J.D. Foster J.D. Foster
Former Senior Vice President, Economic Policy Division, and Former Chief Economist


November 13, 2018


That tax reform will greatly benefit American workers and companies for years to come is, to the U.S. Chamber of Commerce, fairly obvious. Reducing business tax rates, improving capital cost recovery, and adopting a much more competitive international tax regime were precisely the right themes for pro-growth tax reform.

Even so, American opinions were and still are deeply divided on tax reform’s benefits, and not always solely due to politics. In fact, the lineage of this dispute goes back at least 50 years and should not surprise anyone today because economic philosophies reflect political ideologies. Nor have economists been much help in clearing up the confusion.

Tax reform certainly had some notable and welcome immediate effects. Even opponents had to acknowledge the proliferation of stories about unexpected bonuses, higher wages, and other business responses. And while these actions were appreciated, they didn’t tell us much about the economic growth. The true pro-growth nature of tax reform was primarily about improving investment incentives which would then result over time in increased business investment resulting in more job growth, higher wages, and all the rest.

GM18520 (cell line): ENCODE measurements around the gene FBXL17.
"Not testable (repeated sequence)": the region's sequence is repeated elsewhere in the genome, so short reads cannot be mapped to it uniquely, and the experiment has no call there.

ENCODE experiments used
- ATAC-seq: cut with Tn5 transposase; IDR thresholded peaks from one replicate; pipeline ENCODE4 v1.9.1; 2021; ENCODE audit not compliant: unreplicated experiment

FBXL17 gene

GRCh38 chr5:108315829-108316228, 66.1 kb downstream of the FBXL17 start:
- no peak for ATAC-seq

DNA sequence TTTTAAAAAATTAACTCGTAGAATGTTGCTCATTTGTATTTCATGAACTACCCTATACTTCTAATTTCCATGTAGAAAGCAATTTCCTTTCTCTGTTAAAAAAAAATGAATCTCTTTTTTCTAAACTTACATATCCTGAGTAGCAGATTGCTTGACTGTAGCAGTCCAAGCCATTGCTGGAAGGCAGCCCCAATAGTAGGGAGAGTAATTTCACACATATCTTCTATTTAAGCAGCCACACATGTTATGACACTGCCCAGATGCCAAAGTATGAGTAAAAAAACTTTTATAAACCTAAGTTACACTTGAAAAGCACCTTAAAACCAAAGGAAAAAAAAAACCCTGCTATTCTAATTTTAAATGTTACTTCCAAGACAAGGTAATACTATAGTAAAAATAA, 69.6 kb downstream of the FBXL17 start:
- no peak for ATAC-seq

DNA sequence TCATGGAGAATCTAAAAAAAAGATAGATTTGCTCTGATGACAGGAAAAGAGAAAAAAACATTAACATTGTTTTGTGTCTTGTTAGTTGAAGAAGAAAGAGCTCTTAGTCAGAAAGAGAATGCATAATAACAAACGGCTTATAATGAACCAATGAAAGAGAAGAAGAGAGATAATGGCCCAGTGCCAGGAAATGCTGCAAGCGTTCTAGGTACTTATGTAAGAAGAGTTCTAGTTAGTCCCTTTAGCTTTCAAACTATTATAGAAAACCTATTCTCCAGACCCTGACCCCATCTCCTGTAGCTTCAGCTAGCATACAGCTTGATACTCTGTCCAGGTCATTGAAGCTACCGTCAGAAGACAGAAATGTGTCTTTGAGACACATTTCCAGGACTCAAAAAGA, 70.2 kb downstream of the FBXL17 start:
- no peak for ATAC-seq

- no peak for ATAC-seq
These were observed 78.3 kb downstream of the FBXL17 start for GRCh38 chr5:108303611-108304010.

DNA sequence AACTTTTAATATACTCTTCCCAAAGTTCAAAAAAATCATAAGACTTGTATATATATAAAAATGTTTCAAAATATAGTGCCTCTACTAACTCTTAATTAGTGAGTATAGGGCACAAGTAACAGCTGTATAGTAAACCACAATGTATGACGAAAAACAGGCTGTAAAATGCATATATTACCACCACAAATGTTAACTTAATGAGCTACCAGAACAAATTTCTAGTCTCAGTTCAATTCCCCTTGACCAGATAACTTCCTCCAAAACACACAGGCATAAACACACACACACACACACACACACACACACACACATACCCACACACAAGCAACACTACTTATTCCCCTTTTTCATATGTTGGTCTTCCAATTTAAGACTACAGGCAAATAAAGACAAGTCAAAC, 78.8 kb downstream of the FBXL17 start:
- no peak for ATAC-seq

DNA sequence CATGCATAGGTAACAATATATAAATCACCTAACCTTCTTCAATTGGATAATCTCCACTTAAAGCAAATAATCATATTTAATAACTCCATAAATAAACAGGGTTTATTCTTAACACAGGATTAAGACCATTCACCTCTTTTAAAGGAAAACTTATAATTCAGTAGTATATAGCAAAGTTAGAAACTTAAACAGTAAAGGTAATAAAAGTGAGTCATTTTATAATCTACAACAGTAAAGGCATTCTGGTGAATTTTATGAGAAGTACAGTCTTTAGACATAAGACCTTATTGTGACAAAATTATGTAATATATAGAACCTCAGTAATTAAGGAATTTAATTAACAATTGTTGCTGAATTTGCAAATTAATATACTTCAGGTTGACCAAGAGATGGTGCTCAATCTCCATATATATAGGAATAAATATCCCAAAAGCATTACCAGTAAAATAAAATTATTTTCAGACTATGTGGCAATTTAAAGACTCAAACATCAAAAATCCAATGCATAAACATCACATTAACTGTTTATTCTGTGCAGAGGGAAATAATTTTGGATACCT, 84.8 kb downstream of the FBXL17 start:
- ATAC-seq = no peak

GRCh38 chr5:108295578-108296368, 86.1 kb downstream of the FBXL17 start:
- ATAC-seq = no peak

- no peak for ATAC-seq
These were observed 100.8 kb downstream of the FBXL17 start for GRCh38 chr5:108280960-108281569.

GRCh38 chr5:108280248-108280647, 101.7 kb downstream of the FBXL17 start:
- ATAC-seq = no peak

One place to look for evidence of economic growth is, surprisingly, outside the United States. Specifically, if tax reform really meant U.S. workers and U.S. companies were going to be notably stronger international competitors going forward, then those nations paying attention and able to do so would respond with fundamental pro-growth policies of their own. Tax reform’s opponents would expect no such responses.

First out of the box, Canada. As one report noted, “The Canadian government will try to address the competitiveness problems faced by the national business with a budget update in response to U.S. tax reform (italics added).”

The report continued that Canadian Finance Minister Bill Morneau “was focusing on lowering the cost of new investments.” Remember the core pro-growth aspect of the U.S. tax reform was lowering the cost of new investments, which the Canadians now feel compelled to copy.

Canada in this case is declaring itself an active, independent witness in the ongoing U.S. debate. If U.S. tax reform doesn’t make U.S. companies and businesses more competitive, why does Canada feel it has to respond? Because they recognize the benefits of pro-growth tax policy. It will be interesting to hear how tax reform’s opponents try to spin this one.

About the authors

J.D. Foster

J.D. Foster

Dr. J.D. Foster is the former senior vice president, Economic Policy Division, and former chief economist at the U.S. Chamber of Commerce. He explores and explains developments in the U.S. and global economies.